But their biggest loss was their second baseman, Akinori Iwamura, who was barreled into by rookie Chris Coghlan while trying to turn an inning-ending double play in the eighth inning and was eventually carted off the field after sustaining a left knee injury.
After the game, the status of Iwamura was still a bit hazy, but manager Joe Maddon said he'll likely be landing on the 15-day disabled list.
For now, Iwamura will be in St. Petersburg, Fla. -- where he was driven to after the game -- to get an MRI.
Through a translator, the 30-year-old from Japan said it was the most painful moment he's had while in the U.S., but would wait until the MRI to gauge whether or not he'll be out for an extended period of time.
"He's not feeling really good right now," Maddon said about Iwamura, who was in a brace. "Obviously, when you get hit like that, you're going to be in a lot of pain. And once he sat himself up, he was able to gather himself.
"I think the initial shot probably hurt a lot, but again, I don't know what it is, and I just know that we're going to have a setback, and then do the MRI thing, and if I had to guess, he's going to be on the DL."
With one out in a tied game in the bottom of the eighth, the Marlins had runners on first and second when Wes Helms hit a tapper back to reliever Dan Wheeler. The right-hander picked it up and fired it to second base, where Iwamura made the forceout. But upon turning to fire the ball to first, he was slid into hard by Coghlan.
Iwamura laid on the ground in agony, and John Baker tried to score from second, but shortstop Jason Bartlett got the ball out of Iwamura's hand and gunned him down at the plate to preserve the 4-4 tie and end the inning.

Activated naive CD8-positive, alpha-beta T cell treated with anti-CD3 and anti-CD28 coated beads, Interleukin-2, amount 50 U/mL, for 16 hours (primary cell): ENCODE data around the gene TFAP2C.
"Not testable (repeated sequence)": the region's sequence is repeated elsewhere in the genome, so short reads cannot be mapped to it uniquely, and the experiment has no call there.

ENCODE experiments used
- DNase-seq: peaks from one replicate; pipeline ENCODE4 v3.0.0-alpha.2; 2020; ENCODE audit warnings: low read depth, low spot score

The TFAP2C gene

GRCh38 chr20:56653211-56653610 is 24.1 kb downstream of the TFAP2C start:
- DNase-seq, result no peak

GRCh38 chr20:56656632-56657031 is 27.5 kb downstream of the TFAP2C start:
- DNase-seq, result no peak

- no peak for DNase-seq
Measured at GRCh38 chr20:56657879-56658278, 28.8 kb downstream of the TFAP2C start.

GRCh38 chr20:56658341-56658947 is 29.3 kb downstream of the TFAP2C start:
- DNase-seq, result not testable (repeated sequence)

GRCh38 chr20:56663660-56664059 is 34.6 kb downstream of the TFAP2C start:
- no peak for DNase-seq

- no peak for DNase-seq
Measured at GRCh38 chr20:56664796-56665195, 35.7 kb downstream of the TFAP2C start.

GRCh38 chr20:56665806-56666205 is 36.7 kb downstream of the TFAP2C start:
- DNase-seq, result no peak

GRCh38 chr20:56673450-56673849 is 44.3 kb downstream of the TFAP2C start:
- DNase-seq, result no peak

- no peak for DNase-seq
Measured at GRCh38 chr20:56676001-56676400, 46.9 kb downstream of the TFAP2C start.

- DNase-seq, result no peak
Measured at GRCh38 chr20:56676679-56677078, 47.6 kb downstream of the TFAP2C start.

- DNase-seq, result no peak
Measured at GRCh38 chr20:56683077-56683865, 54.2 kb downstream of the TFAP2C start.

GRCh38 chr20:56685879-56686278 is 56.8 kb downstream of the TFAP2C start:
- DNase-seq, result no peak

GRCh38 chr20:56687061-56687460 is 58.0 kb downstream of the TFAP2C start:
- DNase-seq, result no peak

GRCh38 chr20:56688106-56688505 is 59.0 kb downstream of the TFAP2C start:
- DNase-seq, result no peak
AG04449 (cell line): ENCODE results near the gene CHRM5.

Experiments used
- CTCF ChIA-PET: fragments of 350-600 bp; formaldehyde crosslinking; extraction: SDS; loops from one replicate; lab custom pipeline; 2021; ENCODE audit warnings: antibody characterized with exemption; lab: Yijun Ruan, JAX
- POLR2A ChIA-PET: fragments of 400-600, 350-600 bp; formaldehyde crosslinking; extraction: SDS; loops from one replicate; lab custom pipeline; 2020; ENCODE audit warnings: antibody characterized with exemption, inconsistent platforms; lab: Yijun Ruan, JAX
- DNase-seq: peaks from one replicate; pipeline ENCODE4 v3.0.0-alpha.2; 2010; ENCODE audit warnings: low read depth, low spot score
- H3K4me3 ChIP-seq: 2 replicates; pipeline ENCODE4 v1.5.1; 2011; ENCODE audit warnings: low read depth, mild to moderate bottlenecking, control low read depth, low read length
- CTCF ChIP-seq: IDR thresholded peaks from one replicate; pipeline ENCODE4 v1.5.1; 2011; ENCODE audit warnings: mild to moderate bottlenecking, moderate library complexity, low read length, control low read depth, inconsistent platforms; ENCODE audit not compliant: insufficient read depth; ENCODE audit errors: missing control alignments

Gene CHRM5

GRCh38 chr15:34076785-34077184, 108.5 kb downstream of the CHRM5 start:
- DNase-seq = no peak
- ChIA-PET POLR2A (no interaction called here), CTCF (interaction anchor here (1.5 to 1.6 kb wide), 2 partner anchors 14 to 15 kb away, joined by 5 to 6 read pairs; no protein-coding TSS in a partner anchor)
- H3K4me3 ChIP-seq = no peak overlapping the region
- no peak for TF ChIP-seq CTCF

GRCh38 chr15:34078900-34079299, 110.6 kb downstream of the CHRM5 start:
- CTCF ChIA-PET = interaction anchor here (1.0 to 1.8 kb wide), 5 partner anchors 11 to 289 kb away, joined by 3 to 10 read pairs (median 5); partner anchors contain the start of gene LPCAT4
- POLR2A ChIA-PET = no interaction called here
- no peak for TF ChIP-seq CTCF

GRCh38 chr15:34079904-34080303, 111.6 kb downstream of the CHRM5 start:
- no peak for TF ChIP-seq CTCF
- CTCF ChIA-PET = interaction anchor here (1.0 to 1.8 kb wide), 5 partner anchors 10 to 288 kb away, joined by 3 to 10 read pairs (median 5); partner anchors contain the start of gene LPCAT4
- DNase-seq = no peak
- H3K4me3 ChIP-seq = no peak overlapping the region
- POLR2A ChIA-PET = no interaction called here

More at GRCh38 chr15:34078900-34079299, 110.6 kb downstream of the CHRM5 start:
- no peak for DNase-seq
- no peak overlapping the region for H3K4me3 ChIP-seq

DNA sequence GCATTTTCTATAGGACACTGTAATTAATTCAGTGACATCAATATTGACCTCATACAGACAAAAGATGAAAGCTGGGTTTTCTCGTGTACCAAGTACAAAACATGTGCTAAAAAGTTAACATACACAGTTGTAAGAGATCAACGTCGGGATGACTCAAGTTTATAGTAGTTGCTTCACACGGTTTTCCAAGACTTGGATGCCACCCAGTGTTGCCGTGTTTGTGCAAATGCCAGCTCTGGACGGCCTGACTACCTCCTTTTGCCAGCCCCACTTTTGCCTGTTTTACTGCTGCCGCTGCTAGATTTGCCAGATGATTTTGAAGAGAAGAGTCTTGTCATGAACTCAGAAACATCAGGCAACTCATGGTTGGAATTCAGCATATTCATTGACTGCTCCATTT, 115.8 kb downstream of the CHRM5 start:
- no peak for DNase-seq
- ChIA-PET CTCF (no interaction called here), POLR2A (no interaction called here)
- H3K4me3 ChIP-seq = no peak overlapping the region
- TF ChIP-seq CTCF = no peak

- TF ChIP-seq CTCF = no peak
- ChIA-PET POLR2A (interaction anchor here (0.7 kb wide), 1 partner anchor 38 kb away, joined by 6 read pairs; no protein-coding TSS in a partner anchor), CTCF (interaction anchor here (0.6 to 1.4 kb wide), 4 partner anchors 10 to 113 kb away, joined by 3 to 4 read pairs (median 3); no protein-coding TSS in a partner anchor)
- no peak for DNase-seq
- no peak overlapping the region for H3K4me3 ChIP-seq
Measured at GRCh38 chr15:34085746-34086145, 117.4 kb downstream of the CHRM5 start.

After that, the Rays players and medical staff -- and eventually the Marlins players who were coming back onto the field -- huddled around Iwamura, who stayed on the ground in pain for several minutes, holding his left leg.
Eventually, Iwamura was carried onto a cart and driven off the field while drawing applause from the 12,839 fans at Land Shark Stadium.
Iwamura did not want to comment on whether or not he felt it was a hard slide, but shortly thereafter, he was greeted outside the Rays' clubhouse by an apologetic Coghlan.
"I saw Wes tapping it back to the pitcher," Coghlan explained. "Being in the situation, I just knew I had to try to break up the double play. I felt awful that he got injured. I would never try to injure somebody. I'll be praying for him.
"I don't think it was an illegal slide or anything like that," the 23-year-old added.
Maddon said he wasn't sure what to think of the slide by Coghlan -- a former second baseman and East Lake High product.
"I couldn't really tell," Maddon said. "I know it was hard, and if anything, I just thought it might have been a little bit late. But I don't think there was an intent to hurt anybody. We play hard baseball all the time ourselves."
Added third baseman Evan Longoria: "I thought it was a clean slide, initially. We have mixed opinions in here. Some guys watched the replay, I didn't watch the replay, so I don't know exactly. But just from my initial reaction and seeing the play happen, I thought it was clean and that [Iwamura] kind of just got stuck in a bad position."
Maddon said he is undecided about his current options at second base, where Ben Zobrist, Willy Aybar and recent callup Reid Brignac are all possibilities.
In his second year in the Majors last season, the lefty-hitting Iwamura batted .274 with six home runs, 48 RBIs, eight stolen bases and 91 runs scored while playing solid defense at second base.
"It's a big loss," Longoria said. "We had a few setbacks last year with myself and Carl [Crawford], so the other guys in the lineup are just going to have to step up a little bit and try to pick up the slack. Definitely, he's a big loss over there, and wherever he was hitting in the lineup, it will be a tough spot to fill."
Alden Gonzalez is a reporter for MLB.com. This story was not subject to the approval of Major League Baseball or its clubs.